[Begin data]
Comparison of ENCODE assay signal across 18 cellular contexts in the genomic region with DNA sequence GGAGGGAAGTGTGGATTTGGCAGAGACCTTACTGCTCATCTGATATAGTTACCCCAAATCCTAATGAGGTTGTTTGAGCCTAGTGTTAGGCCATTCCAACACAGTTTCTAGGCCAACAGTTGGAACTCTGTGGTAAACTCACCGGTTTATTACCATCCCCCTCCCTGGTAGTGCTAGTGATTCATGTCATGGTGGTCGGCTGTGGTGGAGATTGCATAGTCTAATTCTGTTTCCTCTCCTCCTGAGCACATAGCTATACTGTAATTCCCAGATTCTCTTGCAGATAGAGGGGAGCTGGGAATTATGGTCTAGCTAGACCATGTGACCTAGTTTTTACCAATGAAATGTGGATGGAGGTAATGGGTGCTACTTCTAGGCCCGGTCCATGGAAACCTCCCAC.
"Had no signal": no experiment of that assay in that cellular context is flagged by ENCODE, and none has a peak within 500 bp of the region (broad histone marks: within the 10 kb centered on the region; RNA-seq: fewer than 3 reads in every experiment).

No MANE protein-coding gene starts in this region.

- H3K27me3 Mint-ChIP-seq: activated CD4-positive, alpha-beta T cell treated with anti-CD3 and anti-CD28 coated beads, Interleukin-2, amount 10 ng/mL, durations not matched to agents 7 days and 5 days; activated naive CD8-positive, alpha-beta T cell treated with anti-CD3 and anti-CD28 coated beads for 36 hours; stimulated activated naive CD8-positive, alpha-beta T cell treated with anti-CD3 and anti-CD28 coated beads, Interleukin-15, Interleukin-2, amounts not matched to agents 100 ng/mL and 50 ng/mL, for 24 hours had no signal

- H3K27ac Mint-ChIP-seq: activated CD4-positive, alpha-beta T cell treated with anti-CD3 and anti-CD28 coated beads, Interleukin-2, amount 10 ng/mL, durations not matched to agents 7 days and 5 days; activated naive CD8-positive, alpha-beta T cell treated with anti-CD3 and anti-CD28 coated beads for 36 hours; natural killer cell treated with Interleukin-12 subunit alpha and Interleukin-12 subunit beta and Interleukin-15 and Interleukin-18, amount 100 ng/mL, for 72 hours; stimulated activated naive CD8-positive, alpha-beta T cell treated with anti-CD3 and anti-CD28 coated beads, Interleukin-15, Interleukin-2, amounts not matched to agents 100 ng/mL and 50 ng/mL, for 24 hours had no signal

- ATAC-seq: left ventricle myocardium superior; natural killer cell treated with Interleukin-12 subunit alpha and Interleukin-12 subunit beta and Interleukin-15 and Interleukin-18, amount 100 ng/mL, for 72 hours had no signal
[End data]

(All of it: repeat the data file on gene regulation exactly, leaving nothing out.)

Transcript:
Comparison of ENCODE assay signal across 18 cellular contexts in the genomic region with DNA sequence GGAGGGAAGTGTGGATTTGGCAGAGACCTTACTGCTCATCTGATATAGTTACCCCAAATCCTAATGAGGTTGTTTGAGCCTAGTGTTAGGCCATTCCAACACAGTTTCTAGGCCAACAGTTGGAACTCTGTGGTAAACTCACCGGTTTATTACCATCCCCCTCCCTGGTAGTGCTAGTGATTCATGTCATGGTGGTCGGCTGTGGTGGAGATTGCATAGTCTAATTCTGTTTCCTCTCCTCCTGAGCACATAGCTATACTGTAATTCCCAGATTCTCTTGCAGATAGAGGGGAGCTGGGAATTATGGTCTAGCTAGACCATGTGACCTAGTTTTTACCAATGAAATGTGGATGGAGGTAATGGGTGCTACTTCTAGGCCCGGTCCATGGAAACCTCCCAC.
"Had no signal": no experiment of that assay in that cellular context is flagged by ENCODE, and none has a peak within 500 bp of the region (broad histone marks: within the 10 kb centered on the region; RNA-seq: fewer than 3 reads in every experiment).

No MANE protein-coding gene starts in this region.

- H3K27me3 Mint-ChIP-seq: activated CD4-positive, alpha-beta T cell treated with anti-CD3 and anti-CD28 coated beads, Interleukin-2, amount 10 ng/mL, durations not matched to agents 7 days and 5 days; activated naive CD8-positive, alpha-beta T cell treated with anti-CD3 and anti-CD28 coated beads for 36 hours; stimulated activated naive CD8-positive, alpha-beta T cell treated with anti-CD3 and anti-CD28 coated beads, Interleukin-15, Interleukin-2, amounts not matched to agents 100 ng/mL and 50 ng/mL, for 24 hours had no signal

- H3K27ac Mint-ChIP-seq: activated CD4-positive, alpha-beta T cell treated with anti-CD3 and anti-CD28 coated beads, Interleukin-2, amount 10 ng/mL, durations not matched to agents 7 days and 5 days; activated naive CD8-positive, alpha-beta T cell treated with anti-CD3 and anti-CD28 coated beads for 36 hours; natural killer cell treated with Interleukin-12 subunit alpha and Interleukin-12 subunit beta and Interleukin-15 and Interleukin-18, amount 100 ng/mL, for 72 hours; stimulated activated naive CD8-positive, alpha-beta T cell treated with anti-CD3 and anti-CD28 coated beads, Interleukin-15, Interleukin-2, amounts not matched to agents 100 ng/mL and 50 ng/mL, for 24 hours had no signal

- ATAC-seq: left ventricle myocardium superior; natural killer cell treated with Interleukin-12 subunit alpha and Interleukin-12 subunit beta and Interleukin-15 and Interleukin-18, amount 100 ng/mL, for 72 hours had no signal